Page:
To think that the impacts of climate change we are seeing today, tomorrow and for the foreseeable future are manageable simply by cutting emissions and minimizing further damage to the planet – is a misconception and a mistake.
Both of these efforts are of course still crucial, but rather than just reducing the risks, or relieving the fallout of the climate crises we face – we need to reverse them.
This was the core message from Sir David King – Founder of the Climate Crisis Advisory Group (CCAG) and Centre for Climate Repair at Cambridge University – in his speech at the C40 World Mayors Summit last week.
— C40 Cities (@c40cities) October 17, 2022
“We are in a crisis,” he said, “I don’t think any one of us, any society, any city is doing enough.”
Sobering words that we’ve heard all too frequently as of late.
He used his opportunity on the summit stage to zero in on the simple reality of our current climate situation – “there’s a great big step ahead of us now” – and attempted to tie together the extreme weather events seen across the world, linking them all to one critical catalyst that itself is also a victim of human-induced climate change.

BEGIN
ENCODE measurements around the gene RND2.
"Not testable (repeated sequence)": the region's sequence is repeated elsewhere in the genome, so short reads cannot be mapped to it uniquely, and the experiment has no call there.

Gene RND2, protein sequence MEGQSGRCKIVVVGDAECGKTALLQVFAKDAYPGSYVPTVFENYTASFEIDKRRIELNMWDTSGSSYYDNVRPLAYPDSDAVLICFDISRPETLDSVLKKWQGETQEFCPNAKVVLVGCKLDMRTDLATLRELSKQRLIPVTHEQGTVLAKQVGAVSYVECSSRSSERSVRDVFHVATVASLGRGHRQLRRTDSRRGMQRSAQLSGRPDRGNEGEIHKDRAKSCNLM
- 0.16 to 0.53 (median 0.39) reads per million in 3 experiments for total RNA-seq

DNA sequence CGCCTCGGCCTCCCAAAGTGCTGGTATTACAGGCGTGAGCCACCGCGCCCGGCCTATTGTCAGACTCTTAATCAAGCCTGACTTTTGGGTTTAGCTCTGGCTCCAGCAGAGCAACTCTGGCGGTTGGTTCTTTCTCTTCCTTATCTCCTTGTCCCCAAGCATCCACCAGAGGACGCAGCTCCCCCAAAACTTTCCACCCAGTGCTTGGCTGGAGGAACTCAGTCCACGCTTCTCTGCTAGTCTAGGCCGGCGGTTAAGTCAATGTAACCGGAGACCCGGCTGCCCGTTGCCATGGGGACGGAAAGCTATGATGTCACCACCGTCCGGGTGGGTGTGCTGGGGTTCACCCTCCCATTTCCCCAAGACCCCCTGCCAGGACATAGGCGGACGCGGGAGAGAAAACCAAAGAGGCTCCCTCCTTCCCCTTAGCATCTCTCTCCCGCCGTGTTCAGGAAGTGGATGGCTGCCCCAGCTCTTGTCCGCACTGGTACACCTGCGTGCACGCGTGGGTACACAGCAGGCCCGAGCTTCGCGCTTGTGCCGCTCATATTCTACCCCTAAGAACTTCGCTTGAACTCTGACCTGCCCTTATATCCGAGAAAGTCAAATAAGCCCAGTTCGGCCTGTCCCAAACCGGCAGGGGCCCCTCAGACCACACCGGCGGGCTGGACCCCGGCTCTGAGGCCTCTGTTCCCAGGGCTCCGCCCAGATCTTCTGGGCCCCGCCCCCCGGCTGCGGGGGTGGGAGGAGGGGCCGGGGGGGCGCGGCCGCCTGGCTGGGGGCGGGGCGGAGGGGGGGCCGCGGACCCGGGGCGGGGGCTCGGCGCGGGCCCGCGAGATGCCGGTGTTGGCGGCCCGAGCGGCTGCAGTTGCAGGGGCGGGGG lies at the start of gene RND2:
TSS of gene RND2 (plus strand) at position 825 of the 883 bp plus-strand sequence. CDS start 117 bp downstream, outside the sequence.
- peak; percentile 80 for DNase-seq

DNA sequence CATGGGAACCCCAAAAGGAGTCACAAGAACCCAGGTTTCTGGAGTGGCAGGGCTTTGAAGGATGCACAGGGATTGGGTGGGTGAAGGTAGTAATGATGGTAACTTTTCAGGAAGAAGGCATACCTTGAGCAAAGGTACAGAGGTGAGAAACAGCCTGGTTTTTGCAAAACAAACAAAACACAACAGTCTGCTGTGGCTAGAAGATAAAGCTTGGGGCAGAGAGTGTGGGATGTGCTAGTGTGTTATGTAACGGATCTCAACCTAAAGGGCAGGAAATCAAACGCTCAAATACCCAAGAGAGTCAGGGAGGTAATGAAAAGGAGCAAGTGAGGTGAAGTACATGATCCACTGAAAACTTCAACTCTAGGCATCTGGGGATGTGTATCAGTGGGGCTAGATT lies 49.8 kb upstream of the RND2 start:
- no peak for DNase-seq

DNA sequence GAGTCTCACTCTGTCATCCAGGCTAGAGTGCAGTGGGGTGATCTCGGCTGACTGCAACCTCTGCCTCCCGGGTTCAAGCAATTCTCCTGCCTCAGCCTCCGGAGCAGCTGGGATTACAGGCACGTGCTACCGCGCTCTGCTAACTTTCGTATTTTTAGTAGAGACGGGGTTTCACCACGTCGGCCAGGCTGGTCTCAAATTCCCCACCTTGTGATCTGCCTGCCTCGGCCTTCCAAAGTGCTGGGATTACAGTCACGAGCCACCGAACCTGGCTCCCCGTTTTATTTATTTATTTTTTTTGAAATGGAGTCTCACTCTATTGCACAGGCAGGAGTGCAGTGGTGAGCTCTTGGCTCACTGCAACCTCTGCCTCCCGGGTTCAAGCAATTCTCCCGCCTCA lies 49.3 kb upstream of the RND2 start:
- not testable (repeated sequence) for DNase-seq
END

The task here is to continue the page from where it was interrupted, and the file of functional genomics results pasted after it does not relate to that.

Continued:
“It’s what is happening in the Arctic circle region,” he said, focusing on the High North as the eye of the storm, “what happens in the Arctic doesn’t stay in the Arctic.”
Now, spiraling into a self-perpetuating loop of destruction, the changes happening in the Arctic are speeding up global warming.
“What is happening in the arctic circle now, is threatening the whole future of the planet,” warned King.
But what is happening in the Arctic?
“The Arctic Circle has gone”
When negotiations were happening in Paris in 2015 to define the parameters of the new 2030 climate roadmap, David King was part of the discussions.